Social Studies at Mark Day School begins in kindergarten, when students learn about understanding oneself within the new community of the school and class. In 1st grade, the focus on immigration and African-American history, with stories, activities, and guest presentations that explore different experiences of coming to the United States and living in a new country. Second grade social study curriculum is designed around journeys through distinctive lands of Australia, Kenya, and Japan that broaden student horizons even further. In their last year in the Lower School, 3rd grades brings social studies home to Marin County, as students study the Miwok tribe, Earthquake Trail, the Marin Recycle Center, and local farmers’ markets.
Students’ understanding of their native environment continues in 4th grade, when they study the development of California from its first inhabitants to the time of statehood. Independent research, primary sources, and differing perspectives drive the learning in social studies for 5th grade, with a focus on American history from the 1600s to 1800s. The historical framework for 6th grade humanities is early humans and ancient cultures, including Mesopotamia, Egypt, and Greece. In practice, these serve as starting points for investigations explored in the Upper Division.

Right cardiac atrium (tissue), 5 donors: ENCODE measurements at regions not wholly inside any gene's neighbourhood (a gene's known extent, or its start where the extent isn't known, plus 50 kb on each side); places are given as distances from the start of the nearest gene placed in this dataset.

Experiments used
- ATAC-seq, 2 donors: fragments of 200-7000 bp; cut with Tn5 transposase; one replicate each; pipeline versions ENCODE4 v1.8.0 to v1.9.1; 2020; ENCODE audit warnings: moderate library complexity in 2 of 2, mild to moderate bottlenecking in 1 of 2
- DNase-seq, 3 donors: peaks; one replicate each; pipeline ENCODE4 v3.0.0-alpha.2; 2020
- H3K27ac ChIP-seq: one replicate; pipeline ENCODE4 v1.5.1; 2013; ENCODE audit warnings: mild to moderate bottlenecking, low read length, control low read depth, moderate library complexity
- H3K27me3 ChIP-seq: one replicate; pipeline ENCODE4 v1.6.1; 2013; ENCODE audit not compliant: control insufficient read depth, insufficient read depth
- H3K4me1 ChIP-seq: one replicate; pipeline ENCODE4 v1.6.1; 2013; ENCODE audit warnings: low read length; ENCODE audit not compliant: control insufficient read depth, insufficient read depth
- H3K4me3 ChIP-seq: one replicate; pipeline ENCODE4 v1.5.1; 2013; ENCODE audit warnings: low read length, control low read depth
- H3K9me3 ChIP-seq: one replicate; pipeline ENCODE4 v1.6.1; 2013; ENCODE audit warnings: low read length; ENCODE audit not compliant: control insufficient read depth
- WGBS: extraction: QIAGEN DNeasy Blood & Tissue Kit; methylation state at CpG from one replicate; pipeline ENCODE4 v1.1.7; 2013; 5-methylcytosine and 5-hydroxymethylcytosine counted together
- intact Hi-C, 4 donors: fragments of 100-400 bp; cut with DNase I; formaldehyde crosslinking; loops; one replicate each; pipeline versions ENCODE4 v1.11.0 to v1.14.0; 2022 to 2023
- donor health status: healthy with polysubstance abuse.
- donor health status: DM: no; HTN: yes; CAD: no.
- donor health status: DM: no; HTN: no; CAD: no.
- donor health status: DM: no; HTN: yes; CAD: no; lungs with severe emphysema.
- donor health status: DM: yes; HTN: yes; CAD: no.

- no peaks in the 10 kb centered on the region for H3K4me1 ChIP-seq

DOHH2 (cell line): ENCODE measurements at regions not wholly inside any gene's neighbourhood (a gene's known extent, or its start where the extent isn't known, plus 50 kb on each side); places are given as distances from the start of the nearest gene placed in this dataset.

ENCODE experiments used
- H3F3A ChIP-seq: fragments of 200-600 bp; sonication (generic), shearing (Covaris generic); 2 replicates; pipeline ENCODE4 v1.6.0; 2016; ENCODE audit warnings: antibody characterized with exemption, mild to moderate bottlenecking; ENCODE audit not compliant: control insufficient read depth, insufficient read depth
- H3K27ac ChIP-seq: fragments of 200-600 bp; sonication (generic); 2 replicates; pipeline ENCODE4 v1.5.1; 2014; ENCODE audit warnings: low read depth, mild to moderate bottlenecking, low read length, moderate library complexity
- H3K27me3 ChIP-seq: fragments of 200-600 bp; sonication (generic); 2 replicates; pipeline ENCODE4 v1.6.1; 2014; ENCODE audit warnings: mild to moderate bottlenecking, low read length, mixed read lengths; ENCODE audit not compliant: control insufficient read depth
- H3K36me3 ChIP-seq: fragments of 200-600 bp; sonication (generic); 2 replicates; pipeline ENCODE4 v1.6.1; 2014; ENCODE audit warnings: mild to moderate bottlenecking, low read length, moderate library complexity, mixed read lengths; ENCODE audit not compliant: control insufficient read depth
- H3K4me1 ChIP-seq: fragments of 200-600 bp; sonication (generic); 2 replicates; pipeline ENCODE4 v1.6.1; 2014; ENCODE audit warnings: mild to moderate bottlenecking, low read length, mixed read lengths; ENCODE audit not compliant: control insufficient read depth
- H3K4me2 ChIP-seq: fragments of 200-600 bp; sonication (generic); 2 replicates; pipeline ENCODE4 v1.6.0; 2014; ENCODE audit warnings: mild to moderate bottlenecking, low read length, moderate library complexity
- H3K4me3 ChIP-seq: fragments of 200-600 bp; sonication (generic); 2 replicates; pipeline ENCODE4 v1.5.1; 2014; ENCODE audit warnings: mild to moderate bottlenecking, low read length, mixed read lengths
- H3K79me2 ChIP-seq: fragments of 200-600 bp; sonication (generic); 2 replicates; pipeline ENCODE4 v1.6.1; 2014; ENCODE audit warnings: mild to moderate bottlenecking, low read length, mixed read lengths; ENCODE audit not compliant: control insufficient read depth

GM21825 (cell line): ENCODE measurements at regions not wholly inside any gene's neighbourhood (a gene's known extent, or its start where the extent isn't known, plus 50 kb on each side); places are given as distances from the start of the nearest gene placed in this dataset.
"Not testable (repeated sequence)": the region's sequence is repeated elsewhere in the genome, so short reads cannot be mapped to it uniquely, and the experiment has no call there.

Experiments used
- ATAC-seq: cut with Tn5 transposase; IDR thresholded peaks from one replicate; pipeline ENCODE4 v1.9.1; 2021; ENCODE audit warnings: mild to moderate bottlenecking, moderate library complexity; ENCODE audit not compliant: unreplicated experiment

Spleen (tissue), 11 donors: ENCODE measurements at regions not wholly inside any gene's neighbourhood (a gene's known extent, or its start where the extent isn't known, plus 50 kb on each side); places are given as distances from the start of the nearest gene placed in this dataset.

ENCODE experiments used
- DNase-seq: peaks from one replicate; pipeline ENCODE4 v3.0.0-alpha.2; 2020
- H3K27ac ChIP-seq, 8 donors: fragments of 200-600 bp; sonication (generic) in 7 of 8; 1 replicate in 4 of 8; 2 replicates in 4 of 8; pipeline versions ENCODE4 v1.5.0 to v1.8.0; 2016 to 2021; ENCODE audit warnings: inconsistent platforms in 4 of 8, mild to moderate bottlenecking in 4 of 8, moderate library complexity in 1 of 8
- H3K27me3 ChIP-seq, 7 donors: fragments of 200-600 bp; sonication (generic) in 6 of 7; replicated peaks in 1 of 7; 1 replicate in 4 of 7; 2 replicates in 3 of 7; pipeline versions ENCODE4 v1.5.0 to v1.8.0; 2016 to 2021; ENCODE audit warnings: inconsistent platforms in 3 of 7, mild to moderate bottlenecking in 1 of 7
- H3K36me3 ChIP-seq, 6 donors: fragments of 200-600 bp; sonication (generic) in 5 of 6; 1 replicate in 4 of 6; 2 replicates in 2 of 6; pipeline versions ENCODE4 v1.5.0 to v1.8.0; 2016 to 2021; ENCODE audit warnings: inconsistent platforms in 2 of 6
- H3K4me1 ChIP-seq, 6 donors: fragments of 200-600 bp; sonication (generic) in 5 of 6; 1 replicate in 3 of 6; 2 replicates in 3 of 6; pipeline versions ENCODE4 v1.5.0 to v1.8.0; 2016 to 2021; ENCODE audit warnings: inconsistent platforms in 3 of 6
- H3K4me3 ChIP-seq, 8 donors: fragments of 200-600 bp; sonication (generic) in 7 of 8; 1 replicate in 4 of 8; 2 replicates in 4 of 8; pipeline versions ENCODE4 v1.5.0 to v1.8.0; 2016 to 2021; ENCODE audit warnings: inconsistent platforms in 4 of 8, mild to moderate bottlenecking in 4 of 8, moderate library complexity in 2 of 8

Students reach the Upper Division ready to take on the historian’s mindset. Our program encourages inquiry, skepticism, and debate. The territory covered in 7th grade roams broadly in a survey of world civilizations. Each unit is built around a multidisciplinary project to engage students in the learning experience. Over time, students develop skills in asking creative questions and researching the answers; from there, they make strong arguments by using a variety of sources and corroborating what they learn.
The 8th grade curriculum focuses on U.S. government and history, but the learning now shifts further from nuts and bolts to higher-order thinking skills; students start developing a lens through which to understand historical events and figures. Students are challenged to think deeply, not only about "what’s happened" but also about what it means. They leave for high school well prepared to engage in all facets of the discipline of history.
Featured Project: 3rd Grade Pizza Box
As their first foray into nonfiction, each student identified an individual who has made a positive impact on the world. They then engaged in a new kind of reading by studying that individual’s biography and extracting key information such as early life, accomplishments, important facts, education, and impact. After taking thorough notes, students created a pie-shaped presentation in a pizza box that accurately mapped the different categories of the individual’s life. Students presented their research in the form of a speech--in character and costume--in front of peers, faculty, and families.
Whether developing an iPhone app or improving public transportation, research is a key part of the process. In this project, students learn to gather important facts as they read and organize that information to develop a complete picture. Students understand what it means to become an “expert” on a topic, and how to connect with an audience about what they’ve learned.